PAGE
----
What is TASA?
Why is TASA necessary?
TASA and the MPAA:
What you need to know!
The TASA process for trailer finishers.
The TASA process for Digital Cinema trailers.
TASA Certified Independent Audio Engineering Firms.
What is "Leqm"?
Where do I get a Leqm meter?
How effective is TASA?
Who do I talk to at the MPAA about trailers?
What about commercials in theatres?
Who are we?
TASA History.
The TASA Standard - Technical Document.

TASA History.

Digital stereo became the de facto sound standard for trailers in 1996. Since the audio volume of the digital formats is not as constrained by distortion as analog, volume levels began to climb. Excessive trailer volume became the number one complaint in movie theatres. Responding to patron complaints, the National Association of Theatre Owners asked Ioan Allen of Dolby Laboratories to address the problem. Mr. Allen developed the concept of Leqm measuring. Robin Bransbury, a Dolby engineer, designed the first Leqm meter. Dolby sponsored a demonstration of the new meter on August 3rd, 1997. Mark Harrah, a post production supervisor, coined the name TASA, designed the trailer finishing protocol, and organized the studios to adopt the standard.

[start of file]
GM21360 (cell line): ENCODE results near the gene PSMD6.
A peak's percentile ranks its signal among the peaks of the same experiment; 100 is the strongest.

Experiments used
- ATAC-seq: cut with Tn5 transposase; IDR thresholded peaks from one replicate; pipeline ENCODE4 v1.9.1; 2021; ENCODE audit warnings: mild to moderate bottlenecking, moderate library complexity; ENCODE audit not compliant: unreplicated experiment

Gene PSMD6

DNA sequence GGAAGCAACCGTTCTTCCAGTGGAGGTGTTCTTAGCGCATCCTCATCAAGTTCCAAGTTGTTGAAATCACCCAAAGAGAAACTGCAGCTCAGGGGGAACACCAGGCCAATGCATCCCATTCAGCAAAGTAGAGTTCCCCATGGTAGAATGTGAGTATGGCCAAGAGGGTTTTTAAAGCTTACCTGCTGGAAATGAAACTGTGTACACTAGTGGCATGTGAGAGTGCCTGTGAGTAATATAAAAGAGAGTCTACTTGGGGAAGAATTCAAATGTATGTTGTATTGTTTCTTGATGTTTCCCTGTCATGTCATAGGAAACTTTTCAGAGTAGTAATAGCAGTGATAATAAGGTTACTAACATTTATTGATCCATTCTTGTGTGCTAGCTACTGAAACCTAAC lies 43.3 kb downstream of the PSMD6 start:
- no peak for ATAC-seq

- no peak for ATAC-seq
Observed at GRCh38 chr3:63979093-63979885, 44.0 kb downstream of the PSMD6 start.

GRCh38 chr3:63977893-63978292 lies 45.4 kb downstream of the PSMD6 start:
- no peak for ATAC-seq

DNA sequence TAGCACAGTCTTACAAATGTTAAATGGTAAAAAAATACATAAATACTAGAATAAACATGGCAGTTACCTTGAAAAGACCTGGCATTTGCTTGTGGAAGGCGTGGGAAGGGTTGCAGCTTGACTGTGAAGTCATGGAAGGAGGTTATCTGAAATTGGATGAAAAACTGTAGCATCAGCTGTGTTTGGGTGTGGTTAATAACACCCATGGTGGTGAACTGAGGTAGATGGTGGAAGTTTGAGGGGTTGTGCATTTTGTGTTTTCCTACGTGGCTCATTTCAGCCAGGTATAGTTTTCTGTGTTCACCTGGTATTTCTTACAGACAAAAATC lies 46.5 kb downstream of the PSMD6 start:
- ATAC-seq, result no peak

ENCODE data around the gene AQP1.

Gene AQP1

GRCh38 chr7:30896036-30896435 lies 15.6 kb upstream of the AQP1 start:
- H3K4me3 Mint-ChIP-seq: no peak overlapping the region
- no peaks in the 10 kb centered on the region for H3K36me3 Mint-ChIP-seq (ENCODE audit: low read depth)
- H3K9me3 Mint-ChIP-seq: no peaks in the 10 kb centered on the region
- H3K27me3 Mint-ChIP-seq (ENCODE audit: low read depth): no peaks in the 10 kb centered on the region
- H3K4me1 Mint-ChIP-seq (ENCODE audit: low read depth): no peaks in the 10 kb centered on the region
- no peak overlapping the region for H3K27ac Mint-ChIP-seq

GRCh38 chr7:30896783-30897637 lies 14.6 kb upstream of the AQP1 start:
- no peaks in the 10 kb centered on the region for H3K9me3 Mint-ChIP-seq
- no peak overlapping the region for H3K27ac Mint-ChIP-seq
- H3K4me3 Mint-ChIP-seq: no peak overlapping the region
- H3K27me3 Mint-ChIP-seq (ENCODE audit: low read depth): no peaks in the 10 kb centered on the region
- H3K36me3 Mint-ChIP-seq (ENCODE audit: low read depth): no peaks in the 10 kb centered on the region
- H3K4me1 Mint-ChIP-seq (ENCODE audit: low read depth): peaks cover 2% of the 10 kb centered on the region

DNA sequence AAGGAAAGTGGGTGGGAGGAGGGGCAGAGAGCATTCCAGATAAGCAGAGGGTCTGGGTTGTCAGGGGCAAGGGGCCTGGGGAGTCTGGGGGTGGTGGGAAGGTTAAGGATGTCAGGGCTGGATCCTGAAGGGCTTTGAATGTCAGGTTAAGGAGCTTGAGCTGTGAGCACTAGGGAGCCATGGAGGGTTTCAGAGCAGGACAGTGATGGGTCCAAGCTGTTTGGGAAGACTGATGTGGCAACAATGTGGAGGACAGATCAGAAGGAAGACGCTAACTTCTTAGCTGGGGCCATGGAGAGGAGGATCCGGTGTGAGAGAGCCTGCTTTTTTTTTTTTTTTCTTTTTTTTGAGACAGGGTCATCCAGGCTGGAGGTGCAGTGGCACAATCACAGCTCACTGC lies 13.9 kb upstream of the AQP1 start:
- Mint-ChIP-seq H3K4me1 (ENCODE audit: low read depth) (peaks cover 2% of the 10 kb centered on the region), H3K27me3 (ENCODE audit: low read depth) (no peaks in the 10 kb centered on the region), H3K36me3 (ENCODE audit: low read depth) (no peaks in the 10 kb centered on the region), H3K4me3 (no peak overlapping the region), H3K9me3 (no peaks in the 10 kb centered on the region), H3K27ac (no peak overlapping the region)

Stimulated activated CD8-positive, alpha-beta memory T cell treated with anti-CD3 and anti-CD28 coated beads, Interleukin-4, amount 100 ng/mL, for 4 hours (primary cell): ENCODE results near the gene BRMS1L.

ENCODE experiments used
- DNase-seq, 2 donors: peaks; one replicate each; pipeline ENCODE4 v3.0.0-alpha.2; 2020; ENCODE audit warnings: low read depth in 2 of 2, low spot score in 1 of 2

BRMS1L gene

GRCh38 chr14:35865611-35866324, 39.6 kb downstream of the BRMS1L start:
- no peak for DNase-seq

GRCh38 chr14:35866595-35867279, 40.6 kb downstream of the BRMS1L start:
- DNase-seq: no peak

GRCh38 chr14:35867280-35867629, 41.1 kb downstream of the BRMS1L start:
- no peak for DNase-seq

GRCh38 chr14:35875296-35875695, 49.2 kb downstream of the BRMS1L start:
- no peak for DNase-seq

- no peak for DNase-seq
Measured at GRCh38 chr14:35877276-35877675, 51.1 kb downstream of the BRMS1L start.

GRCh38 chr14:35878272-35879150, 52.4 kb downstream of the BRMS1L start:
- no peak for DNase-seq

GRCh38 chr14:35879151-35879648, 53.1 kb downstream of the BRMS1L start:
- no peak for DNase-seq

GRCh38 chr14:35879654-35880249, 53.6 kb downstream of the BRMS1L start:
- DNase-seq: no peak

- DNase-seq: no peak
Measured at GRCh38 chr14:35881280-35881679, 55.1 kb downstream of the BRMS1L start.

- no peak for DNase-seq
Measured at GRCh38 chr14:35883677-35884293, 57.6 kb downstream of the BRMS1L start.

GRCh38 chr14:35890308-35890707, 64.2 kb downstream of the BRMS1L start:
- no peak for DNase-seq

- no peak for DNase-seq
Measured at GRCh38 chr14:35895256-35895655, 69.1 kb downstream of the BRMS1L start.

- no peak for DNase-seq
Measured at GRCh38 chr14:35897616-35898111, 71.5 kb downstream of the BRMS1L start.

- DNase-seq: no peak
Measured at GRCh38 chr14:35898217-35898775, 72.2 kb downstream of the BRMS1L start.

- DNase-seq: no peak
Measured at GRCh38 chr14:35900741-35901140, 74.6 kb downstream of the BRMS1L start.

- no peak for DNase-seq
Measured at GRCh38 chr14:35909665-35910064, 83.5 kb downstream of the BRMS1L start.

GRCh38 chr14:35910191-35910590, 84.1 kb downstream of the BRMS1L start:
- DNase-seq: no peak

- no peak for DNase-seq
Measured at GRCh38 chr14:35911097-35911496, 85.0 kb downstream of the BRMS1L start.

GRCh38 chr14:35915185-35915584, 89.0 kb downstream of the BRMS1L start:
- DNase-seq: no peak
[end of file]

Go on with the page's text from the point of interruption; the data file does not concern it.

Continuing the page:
The TASA Committee (comprised of trailer finishers from the studios, as well as representatives from Dolby, DTS, SDDS, NATO and the MPAA), met over the course of two years to refine the standard. The TASA Standard was adopted by all of the studios as well as the MPAA by April 1st, 1999.

Since TASA was designed to be implemented in stages, the first TASA Upper Volume Limit was Leqm 87.

The first TASA Certificate was issued on May 29th, 1999 for the Warner Bros. trailer: "Wild Wild West."

The TASA Upper Volume Limit was lowered to Leqm 86 on February 1st 2000.

The TASA Upper Volume Limit was lowered to Leqm 85 on June 1st, 2001.